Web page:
Olson rises to head of 2-year salary class

Orioles notebook

March 12, 1991|By Jim Henneman | Jim Henneman,Evening Sun Staff

BRADENTON, Fla. -- Gregg Olson became the highest pai player in his service group yesterday, but Randy Milligan and Mike Devereaux had their contracts renewed for less than the Orioles' most recent offers.

Yesterday was the deadline for teams to exercise their option to renew contracts. A weekend of intense face-to-face negotiations between Olson representatives Jeff Moorad and Leigh Steinberg, and club president Larry Lucchino and general counsel Lon Babby produced an agreement with the All-Star reliever.

Olson will be paid a base salary of $505,000 and has several "honors" clauses that could enable him to reach the $700,000 range.

Milligan, who made $155,000 last year, had his contract renewed for $330,000. Devereaux, who was paid $145,000 last year, was renewed for $210,000. Negotiations with both players can be reopened at any time.

"We're open to that," said Ray Anderson, who represents Milligan and Devereaux. "We're big boys."

Anderson confirmed that the figures the Orioles used in exercising the renewals were less than the most recent offers.

The only two-year players without arbitration eligibility who will have a higher base salary than Olson this year are Kevin Williams ($600,000) and Ken Griffey Jr. ($535,000). However, in each case there is a second year involved in the contract. Had Olson opted for a multi-year contract, his 1991 salary undoubtedly would have surpassed both Williams and Griffey.

"We had serious discussions about a multi-year structure as recently as Sunday night," Moorad said after returning to California from Washington, where negotiations were concluded. "But in the end it's fair to say both sides felt more comfortable doing it one year at a time."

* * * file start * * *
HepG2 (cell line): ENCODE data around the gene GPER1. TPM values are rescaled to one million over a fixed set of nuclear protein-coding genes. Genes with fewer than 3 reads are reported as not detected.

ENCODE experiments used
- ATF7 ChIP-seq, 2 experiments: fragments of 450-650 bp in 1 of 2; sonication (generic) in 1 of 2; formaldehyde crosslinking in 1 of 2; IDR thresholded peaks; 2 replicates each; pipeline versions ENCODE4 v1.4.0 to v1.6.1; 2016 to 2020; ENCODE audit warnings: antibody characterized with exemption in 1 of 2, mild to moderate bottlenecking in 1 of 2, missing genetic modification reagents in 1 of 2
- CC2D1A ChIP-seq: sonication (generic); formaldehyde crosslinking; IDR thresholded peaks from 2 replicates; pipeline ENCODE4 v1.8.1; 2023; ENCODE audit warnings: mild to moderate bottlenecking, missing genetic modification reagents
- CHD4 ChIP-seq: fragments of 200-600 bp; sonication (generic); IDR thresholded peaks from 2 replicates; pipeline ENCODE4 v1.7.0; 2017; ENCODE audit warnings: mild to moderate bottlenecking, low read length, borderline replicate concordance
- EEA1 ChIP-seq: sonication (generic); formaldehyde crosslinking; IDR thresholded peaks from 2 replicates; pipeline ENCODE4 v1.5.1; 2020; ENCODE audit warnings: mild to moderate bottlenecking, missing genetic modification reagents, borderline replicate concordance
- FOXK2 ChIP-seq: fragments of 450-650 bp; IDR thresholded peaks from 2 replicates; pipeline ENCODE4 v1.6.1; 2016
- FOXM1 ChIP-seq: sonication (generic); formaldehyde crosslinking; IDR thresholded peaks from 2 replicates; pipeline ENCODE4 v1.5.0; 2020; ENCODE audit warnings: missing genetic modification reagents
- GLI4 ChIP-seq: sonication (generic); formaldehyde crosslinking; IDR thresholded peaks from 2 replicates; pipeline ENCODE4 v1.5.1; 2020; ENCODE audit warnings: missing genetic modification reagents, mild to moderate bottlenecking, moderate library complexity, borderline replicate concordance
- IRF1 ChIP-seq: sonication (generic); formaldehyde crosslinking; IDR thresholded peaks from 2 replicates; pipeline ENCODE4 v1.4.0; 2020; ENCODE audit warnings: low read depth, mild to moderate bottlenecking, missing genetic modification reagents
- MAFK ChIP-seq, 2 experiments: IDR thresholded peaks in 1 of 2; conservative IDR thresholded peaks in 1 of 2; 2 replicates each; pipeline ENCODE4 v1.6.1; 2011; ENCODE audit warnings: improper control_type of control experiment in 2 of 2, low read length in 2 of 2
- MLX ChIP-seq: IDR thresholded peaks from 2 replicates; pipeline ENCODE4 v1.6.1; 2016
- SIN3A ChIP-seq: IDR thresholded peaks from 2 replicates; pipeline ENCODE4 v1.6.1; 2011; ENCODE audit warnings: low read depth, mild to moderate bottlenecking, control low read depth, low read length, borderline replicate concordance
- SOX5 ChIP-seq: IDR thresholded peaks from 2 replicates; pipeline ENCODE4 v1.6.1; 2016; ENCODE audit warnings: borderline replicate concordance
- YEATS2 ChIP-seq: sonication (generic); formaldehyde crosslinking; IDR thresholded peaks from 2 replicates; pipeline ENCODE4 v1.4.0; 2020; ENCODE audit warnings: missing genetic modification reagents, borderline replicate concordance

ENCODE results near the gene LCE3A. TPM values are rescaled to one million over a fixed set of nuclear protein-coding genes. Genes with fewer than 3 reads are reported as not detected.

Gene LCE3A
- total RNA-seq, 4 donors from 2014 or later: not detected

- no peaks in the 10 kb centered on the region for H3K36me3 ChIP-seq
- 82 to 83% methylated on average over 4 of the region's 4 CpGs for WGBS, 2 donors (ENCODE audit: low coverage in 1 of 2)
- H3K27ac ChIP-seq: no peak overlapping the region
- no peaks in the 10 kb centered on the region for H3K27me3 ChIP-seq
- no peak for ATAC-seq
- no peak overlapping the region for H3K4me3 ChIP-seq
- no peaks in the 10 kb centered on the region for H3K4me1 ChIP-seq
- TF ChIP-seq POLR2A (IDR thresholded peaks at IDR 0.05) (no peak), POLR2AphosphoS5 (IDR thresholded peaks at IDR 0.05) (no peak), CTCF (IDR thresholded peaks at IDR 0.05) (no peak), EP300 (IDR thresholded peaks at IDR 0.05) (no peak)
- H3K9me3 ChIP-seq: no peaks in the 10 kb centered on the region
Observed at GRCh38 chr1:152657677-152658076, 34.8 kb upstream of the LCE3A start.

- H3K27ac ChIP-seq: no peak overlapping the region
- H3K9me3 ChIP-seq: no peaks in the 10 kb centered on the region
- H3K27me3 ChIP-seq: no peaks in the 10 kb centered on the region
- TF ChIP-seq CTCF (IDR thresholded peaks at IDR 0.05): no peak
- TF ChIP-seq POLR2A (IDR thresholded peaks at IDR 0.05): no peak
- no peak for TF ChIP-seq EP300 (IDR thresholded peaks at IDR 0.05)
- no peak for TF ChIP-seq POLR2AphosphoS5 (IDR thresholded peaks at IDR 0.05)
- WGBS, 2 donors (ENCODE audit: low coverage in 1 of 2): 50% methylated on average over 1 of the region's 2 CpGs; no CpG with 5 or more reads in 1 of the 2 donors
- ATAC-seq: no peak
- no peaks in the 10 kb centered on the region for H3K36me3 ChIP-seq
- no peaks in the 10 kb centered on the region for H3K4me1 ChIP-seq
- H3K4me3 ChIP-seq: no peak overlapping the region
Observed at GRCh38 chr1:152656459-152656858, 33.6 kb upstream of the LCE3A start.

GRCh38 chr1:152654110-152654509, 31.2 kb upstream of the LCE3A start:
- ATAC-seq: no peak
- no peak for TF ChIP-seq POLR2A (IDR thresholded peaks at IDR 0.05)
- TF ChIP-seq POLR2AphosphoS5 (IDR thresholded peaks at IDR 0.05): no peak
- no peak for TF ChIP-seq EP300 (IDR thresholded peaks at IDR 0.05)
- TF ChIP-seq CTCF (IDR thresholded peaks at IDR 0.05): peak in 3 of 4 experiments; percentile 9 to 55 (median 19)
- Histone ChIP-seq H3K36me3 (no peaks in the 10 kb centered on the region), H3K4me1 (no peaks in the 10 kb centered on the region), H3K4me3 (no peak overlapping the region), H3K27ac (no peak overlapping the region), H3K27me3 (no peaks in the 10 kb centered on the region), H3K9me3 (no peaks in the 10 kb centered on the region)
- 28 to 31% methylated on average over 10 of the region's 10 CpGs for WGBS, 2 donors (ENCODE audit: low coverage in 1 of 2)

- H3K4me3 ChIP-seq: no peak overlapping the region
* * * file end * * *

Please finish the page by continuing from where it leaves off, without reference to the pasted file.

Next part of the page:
In addition to his base salary, Olson has the following clauses in his contract:

Selection to the All-Star team, $20,000; either the Cy Young or Rolaid's Relief Man of the Year, $75,000; MVP in either the league championship series or the World Series, $50,000. He would earn $40,000 for finishing second in the Rolaid's competition, $30,000 if he finishes third or $20,000 for fourth.

When the contract was finalized, it was announced that Olson would donate $100 for every win or save to the Maryland Combined Health Agencies. He also will make a sizable cash contribution to the baseball program of Omaha Northwest High School, where Olson went to school and where his father, Bill, is the head baseball coach.

* MEANWHILE BACK AT THE CAMP: Almost overlooked because of the interest in Jim Palmer's attempted comeback is the fact the Orioles have had a very impressive start in the exhibition season.

The 3-2 win over the Red Sox yesterday was their fourth in five games, and they also scored a 7-3 "B" squad victory over the Chicago White Sox yesterday morning. In the regular game, Glenn Davis had a single, double and drove in two runs and Devereaux had three hits.

Ben McDonald, Roy Smith (who got the win) and Paul Kilgus (save) held the Red Sox to three hits over the last seven innings after Palmer had given up five hits and both runs in the first two innings.

In the "B" game, non-roster infielder Shane Turner had four hits, ,, Luis Mercedes and Chito Martinez had three each and David Segui had a single and home run. Dave Johnson pitched four innings, giving up three hits and a run, to get the win.

Jose Mesa pitched three innings, giving up two runs and three hits, with Daniel Boone and Dave Martinez each pitching one scoreless inning.

* THIS 'N THAT: It was merely coincidence, but on the day Palmer made the first exhibition start of his comeback, Hall of Famer Carl Yastrzemski reported to the Red Sox camp in Winter Haven, where he is a minor-league instructor.

Chris Hoiles gave further evidence yesterday that his shoulder has completely recovered by making a strong throw to catch a would-be base stealer yesterday.

Yesterday's game at Bradenton's McKechnie Field was the first of four "home" games the Orioles will play in this area. With two American League teams involved, it marked the first time the designated hitter had been used in that park, which is used by the Pittsburgh Pirates. With Palmer as the main draw, the game attracted a standing-room-only crowd of 4,955.

Tonight the Orioles host Texas at Ed Smith Stadium in Sarasota. Jeff Ballard and Bob Milacki are scheduled to pitch four innings apiece, with Olson slated to pitch the final inning in his spring training debut.

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